Earlier this summer, we told you about our proprietary CyberCapture technology. CyberCapture is a vital component of the Avast Antivirus Nitro Update, providing users with increased speed and a higher level of protection against zero-second attacks. In this post, I’d like to dive deeper into the engineering behind CyberCapture and explain the components that give the feature its technical integrity.
In essence, CyberCapture is a cloud-based smart file scanner. In order to provide immediate analysis, CyberCapture automatically establishes a two-way channel of communication with the Avast Threat Labs while securing suspicious files on the user’s PC until analyses are completed. Once a file has been isolated, our team can clear away all the false code, misdirection, obfuscation, and other stuff malware creators use to mask malware’s true intentions. By doing so, CyberCapture is able to dissect malicious file, observe the binary level instructions inside the malware, and understand the true purpose hidden within it.
You may have heard names like Cryptolocker or Heartbleed and wondered: Who comes up with these names? Why? The next question you may have is: Do all viruses and vulnerabilities get named?
Tuesday’s election defied virtually all expert opinion confidently put forth on traditional media channels. As many pundits have since accurately, albeit belatedly, noted, the outcome was a complete rejection of the country’s political establishment. More than that, it was a repudiation of the centralized, elite-driven information network that wrongly believed it still held a monopoly on public opinion. The result of this year’s presidential election is a stark indicator that the dominance of newspapers and cable television has passed, and that the new barometer of the public mood is social media—which Donald Trump understood better than any of the analysts and commentators who predicted his defeat.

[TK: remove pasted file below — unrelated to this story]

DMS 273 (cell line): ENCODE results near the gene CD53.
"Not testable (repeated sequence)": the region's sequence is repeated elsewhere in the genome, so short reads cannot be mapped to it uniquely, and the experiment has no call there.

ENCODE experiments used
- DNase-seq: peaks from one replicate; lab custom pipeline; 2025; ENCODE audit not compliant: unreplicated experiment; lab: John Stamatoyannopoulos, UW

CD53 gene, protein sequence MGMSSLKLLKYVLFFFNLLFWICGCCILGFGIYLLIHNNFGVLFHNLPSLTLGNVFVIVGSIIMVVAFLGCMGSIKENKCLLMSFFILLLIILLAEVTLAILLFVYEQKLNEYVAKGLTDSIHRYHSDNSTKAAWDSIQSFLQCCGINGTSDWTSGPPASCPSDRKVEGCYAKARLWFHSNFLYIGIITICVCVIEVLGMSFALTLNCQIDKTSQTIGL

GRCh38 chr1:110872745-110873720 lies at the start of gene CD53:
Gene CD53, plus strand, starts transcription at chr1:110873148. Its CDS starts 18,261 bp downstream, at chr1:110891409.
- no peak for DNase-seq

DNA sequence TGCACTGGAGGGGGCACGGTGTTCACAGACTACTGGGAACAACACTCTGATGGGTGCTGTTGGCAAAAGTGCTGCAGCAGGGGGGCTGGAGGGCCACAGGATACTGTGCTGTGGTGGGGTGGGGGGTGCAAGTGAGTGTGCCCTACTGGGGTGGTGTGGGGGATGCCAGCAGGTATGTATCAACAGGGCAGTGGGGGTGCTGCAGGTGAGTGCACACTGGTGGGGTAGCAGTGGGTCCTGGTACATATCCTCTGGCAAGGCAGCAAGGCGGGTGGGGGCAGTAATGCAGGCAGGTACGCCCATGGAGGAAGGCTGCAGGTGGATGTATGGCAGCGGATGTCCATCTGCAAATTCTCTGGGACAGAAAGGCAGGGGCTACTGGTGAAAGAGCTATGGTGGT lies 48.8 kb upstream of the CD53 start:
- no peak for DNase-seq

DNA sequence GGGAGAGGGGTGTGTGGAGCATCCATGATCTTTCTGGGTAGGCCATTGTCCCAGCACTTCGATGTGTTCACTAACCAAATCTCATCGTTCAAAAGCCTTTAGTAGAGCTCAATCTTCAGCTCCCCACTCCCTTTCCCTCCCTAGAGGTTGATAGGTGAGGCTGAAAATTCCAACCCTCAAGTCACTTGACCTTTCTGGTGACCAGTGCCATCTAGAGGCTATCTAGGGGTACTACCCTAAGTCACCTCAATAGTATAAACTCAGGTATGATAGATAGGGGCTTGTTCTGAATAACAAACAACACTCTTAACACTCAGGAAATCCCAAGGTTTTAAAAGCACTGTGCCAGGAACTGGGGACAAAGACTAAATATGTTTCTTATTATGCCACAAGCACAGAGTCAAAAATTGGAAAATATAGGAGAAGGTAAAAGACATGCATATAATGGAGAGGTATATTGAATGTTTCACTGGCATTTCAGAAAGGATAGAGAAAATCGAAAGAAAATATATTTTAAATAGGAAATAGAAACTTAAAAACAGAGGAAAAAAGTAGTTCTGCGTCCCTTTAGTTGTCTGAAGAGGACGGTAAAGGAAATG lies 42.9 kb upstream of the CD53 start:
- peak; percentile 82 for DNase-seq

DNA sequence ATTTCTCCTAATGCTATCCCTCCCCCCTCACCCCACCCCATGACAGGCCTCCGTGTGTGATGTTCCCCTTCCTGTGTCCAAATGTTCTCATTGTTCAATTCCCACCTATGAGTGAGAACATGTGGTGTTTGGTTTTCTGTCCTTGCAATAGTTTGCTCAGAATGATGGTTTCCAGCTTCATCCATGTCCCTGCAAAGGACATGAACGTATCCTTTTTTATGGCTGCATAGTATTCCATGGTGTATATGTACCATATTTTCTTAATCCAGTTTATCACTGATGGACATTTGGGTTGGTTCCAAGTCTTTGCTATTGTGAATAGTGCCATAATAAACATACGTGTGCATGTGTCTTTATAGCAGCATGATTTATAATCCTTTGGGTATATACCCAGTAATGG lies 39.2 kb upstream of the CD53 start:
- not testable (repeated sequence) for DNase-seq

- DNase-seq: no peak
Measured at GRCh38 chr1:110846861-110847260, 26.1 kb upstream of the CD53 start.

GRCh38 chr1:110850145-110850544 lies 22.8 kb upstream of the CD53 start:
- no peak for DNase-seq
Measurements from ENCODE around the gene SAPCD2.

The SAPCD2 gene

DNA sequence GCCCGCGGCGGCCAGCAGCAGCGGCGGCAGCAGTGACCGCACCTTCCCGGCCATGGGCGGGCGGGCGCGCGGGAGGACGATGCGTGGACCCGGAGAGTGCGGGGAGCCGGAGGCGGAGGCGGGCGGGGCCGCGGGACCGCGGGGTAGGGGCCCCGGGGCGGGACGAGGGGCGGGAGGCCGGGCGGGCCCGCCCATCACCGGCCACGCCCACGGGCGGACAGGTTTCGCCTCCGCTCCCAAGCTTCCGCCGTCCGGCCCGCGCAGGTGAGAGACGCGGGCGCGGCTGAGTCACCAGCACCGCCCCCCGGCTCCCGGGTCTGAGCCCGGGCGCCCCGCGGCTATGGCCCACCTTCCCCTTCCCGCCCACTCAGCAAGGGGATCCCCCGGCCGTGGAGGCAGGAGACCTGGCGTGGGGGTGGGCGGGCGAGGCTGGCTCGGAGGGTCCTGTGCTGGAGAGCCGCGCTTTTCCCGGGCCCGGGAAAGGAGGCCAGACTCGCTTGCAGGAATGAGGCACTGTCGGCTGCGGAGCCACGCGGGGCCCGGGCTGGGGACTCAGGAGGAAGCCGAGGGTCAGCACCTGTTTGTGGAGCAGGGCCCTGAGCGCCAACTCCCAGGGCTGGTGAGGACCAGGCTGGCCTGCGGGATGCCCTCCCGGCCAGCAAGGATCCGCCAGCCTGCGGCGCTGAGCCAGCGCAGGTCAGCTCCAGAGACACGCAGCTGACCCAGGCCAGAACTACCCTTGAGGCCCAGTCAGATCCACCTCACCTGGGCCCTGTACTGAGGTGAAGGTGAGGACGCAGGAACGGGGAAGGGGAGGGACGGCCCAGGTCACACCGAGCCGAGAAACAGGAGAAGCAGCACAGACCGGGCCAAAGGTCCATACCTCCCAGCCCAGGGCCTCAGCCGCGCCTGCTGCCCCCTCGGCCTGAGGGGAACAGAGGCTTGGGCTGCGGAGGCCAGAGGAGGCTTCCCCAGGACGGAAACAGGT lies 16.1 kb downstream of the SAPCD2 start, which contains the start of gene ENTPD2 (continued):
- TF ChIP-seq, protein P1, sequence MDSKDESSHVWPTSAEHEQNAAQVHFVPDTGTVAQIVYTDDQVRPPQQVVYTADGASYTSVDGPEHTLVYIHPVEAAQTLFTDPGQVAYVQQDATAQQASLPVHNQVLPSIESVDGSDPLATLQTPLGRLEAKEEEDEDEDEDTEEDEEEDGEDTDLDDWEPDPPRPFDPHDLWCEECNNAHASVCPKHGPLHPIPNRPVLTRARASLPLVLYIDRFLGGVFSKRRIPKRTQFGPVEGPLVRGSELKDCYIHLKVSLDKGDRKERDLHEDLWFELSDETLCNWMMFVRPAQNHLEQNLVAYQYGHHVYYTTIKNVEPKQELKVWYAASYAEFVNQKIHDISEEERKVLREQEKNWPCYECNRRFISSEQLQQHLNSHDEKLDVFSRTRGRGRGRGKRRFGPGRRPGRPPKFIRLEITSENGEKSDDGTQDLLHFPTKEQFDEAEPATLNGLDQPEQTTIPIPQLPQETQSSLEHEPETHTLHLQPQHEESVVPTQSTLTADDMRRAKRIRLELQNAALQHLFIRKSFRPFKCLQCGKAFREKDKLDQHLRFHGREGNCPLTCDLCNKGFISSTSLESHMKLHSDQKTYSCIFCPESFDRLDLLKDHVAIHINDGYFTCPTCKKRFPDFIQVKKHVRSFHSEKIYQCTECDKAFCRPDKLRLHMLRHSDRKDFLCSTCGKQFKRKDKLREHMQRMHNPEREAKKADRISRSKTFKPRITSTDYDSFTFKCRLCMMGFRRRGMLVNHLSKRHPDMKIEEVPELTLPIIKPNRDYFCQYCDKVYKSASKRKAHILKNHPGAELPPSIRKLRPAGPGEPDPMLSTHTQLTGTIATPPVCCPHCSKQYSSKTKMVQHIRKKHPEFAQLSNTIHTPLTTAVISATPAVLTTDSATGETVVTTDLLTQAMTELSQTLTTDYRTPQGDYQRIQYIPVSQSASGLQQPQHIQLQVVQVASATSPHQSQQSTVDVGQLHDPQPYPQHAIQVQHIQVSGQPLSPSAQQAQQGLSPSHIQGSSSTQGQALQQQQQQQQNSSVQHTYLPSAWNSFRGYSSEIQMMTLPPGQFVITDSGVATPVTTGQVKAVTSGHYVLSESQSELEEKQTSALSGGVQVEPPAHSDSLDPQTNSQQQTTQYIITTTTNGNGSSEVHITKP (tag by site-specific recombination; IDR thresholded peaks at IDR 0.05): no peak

We recently decided to make our DNS infrastructure inside each of our core data centers more robust and therefore installed three virtual servers on three different hypervisors to function as DC-local recursive DNS servers. We chose an unbound DNS recu…
At Avast Threat Labs, we are constantly monitoring the threat landscape and evaluating current risks. Most of the time, we face prevalent strains of malware, such as Locky or Cerber ransomware, but from time to time we are alerted by our automated syst…
Many of us noticed that some of our favorite websites were acting a little strangely on Friday. Perhaps your tweets were failing to load or your connection to Spotify was wonky. Instead of brushing this off as the result of any regular online bug or unreliable Wi-Fi, take a moment to realize that these sites’ behavior was caused by a massive online attack that wiped out a significant portion of the Internet for hours on end.
A Russian hacker has been arrested in Prague by Czech police in cooperation with the FBI. The alleged hacker was supposedly involved in several cyberattacks on the U.S. and is specifically suspected of conducting the email leaks that took place at this year’s Democratic National Convention.
Is Vladimir Putin almighty? Some say that he’s behind everything that moves the world. We steer clear of any conspiracy theories, but what we can say for sure is that President Putin recently made it to the world of Torrent.